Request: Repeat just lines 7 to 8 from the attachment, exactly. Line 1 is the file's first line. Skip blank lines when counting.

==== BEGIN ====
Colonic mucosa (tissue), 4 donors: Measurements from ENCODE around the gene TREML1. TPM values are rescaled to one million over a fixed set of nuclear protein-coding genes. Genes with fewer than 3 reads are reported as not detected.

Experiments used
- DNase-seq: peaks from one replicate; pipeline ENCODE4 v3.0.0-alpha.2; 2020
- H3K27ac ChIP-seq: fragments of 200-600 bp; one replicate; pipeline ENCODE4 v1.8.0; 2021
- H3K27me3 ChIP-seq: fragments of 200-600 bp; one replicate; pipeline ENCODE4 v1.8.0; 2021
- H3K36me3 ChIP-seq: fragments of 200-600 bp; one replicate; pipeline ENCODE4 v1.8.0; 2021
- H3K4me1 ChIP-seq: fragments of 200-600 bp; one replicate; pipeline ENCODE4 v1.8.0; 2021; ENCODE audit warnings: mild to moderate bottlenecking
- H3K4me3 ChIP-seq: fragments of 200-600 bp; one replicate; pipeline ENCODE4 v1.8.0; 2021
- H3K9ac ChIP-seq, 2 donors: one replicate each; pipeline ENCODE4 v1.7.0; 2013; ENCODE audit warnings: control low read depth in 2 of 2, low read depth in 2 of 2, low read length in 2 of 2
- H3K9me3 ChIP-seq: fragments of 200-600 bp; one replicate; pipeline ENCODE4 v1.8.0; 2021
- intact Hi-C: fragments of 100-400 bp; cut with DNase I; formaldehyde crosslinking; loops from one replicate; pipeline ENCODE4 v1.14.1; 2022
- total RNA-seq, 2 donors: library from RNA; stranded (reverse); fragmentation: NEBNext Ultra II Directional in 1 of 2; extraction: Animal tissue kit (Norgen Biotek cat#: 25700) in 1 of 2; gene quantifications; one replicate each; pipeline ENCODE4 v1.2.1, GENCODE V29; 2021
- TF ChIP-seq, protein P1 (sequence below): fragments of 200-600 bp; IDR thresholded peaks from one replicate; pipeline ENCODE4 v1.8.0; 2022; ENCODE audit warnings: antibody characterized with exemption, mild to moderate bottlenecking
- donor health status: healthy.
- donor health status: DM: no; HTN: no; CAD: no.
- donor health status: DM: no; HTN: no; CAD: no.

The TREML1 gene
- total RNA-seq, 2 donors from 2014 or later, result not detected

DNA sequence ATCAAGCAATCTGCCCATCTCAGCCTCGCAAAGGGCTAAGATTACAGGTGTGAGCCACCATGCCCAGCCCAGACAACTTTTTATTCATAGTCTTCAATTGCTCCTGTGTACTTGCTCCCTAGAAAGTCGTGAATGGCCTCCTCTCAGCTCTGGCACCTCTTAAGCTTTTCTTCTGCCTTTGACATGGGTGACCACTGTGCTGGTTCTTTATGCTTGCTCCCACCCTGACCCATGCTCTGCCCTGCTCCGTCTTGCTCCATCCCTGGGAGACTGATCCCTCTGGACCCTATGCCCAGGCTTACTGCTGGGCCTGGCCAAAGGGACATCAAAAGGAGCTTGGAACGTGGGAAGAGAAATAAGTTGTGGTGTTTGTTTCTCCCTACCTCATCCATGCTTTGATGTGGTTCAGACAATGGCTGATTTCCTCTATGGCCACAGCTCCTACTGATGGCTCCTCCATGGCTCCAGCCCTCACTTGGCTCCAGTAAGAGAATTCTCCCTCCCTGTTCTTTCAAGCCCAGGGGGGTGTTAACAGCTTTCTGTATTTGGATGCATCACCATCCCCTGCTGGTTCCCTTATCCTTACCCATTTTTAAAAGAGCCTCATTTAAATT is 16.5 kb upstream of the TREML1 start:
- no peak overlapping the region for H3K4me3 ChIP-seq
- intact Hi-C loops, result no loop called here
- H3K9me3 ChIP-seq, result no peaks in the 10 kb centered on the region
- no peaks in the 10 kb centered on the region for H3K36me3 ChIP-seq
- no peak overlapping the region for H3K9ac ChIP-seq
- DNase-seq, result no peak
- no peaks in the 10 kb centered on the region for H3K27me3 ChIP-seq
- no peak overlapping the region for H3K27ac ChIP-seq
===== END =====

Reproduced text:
- H3K4me1 ChIP-seq: fragments of 200-600 bp; one replicate; pipeline ENCODE4 v1.8.0; 2021; ENCODE audit warnings: mild to moderate bottlenecking
- H3K4me3 ChIP-seq: fragments of 200-600 bp; one replicate; pipeline ENCODE4 v1.8.0; 2021